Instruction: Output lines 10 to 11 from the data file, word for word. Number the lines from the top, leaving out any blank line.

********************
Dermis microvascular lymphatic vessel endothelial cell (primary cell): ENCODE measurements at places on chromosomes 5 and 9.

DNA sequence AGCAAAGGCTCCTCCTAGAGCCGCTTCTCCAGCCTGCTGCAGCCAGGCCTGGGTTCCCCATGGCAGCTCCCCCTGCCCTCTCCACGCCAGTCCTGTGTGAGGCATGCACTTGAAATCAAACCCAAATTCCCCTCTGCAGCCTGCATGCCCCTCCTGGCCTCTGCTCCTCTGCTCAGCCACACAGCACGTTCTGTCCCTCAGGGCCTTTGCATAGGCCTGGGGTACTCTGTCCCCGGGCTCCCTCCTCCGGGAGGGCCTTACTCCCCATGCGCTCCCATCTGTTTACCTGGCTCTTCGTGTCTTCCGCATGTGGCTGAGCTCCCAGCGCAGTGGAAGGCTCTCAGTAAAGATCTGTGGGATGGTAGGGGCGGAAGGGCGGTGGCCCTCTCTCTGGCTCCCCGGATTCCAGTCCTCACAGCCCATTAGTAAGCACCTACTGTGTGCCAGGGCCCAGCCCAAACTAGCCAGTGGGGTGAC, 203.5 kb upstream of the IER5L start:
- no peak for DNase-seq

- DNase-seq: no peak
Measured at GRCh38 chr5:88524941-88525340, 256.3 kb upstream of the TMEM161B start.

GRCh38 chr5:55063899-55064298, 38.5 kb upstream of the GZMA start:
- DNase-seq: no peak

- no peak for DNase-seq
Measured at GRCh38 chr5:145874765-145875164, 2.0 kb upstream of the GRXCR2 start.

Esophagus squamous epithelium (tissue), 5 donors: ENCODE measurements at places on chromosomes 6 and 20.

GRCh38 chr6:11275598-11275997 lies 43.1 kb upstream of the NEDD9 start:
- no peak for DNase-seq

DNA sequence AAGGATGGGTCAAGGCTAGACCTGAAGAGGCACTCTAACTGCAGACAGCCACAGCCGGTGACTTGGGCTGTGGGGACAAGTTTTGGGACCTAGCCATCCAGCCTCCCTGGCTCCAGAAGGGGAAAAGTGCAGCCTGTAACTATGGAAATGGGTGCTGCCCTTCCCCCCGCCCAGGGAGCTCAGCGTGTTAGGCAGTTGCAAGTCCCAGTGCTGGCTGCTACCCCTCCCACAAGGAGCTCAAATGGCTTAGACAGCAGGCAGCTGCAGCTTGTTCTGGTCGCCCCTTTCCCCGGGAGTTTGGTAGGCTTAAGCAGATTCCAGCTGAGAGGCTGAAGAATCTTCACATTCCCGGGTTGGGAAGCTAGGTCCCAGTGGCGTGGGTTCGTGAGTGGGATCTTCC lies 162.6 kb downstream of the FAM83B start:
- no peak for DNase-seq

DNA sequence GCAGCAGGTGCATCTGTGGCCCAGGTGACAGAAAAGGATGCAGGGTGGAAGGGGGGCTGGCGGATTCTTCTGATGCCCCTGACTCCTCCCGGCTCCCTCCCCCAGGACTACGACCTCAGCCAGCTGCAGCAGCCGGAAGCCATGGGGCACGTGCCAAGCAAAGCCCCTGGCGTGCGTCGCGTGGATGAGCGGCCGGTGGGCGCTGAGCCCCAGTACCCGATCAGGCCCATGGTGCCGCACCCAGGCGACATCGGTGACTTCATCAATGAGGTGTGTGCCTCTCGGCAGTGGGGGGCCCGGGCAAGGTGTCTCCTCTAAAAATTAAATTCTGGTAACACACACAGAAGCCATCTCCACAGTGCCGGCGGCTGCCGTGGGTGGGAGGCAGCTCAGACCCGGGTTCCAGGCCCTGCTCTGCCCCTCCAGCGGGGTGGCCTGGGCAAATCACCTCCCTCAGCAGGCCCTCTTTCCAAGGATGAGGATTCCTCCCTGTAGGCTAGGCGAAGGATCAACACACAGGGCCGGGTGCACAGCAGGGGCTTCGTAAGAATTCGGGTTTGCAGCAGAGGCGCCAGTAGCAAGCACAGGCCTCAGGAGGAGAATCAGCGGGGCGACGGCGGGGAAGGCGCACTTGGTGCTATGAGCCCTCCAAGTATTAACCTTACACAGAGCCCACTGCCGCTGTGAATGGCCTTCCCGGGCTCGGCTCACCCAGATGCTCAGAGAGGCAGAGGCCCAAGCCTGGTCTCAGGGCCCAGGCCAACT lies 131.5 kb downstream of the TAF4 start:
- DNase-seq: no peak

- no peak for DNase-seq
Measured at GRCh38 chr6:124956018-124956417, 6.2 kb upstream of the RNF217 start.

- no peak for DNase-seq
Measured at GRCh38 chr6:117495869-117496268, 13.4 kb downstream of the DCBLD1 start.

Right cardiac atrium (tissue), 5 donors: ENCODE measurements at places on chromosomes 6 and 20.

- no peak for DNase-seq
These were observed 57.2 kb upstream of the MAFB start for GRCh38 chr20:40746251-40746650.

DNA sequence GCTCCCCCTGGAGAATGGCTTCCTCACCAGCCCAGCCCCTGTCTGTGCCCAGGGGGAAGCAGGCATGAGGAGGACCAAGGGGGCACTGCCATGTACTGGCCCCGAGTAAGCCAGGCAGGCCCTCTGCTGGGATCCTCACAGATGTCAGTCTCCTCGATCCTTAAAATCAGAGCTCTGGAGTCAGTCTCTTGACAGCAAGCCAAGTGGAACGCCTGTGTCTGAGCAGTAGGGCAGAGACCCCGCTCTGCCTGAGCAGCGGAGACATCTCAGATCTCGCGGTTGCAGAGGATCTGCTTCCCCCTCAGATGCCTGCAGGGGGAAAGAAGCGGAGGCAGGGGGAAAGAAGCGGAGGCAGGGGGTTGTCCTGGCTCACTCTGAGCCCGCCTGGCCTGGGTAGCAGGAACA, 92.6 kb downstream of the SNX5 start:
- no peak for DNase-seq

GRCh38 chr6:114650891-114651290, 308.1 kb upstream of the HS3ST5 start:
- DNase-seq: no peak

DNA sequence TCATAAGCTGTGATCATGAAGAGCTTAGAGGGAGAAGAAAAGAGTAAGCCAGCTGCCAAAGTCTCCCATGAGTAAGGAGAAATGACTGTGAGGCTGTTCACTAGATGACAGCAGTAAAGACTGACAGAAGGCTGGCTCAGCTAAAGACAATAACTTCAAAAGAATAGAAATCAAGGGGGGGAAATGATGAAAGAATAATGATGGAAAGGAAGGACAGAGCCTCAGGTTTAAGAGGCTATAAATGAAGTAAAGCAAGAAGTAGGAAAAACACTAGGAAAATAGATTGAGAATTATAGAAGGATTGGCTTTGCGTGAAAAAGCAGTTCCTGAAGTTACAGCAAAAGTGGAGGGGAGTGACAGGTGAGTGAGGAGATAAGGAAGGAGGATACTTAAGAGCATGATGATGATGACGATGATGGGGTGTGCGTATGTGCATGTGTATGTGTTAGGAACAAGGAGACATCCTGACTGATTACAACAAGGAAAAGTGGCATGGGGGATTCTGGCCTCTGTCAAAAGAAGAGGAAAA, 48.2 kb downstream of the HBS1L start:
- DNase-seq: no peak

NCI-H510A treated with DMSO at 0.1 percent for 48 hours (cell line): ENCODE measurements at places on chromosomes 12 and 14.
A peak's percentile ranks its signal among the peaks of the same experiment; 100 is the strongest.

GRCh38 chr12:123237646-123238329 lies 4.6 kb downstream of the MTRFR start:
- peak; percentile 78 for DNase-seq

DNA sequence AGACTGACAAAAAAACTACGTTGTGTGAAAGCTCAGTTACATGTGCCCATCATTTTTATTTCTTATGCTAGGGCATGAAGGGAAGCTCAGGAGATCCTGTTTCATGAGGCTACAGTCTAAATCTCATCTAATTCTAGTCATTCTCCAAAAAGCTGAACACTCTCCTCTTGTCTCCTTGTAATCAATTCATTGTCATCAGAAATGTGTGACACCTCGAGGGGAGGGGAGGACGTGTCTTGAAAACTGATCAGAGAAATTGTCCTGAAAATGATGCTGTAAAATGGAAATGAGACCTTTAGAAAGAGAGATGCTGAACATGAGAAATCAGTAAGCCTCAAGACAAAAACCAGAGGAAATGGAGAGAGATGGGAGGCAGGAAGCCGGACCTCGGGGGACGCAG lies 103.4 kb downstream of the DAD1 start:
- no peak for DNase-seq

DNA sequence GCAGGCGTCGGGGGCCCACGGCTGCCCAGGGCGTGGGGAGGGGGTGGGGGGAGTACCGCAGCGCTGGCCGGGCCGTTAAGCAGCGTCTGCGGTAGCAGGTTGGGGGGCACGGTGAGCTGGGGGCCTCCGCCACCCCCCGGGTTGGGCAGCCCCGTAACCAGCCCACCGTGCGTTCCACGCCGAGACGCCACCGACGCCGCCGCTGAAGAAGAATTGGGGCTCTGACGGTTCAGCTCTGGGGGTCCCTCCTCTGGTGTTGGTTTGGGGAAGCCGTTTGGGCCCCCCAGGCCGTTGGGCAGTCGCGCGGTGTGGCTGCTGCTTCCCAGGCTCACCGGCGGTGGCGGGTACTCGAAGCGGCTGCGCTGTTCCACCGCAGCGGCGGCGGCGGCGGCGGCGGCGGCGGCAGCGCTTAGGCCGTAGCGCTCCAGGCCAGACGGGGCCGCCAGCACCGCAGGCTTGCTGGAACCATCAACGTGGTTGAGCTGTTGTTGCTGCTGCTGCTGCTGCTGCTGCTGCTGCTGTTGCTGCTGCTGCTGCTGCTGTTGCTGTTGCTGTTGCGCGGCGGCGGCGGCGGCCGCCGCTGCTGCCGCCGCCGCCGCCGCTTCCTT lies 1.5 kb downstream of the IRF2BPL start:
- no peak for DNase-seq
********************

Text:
Esophagus squamous epithelium (tissue), 5 donors: ENCODE measurements at places on chromosomes 6 and 20.

GRCh38 chr6:11275598-11275997 lies 43.1 kb upstream of the NEDD9 start: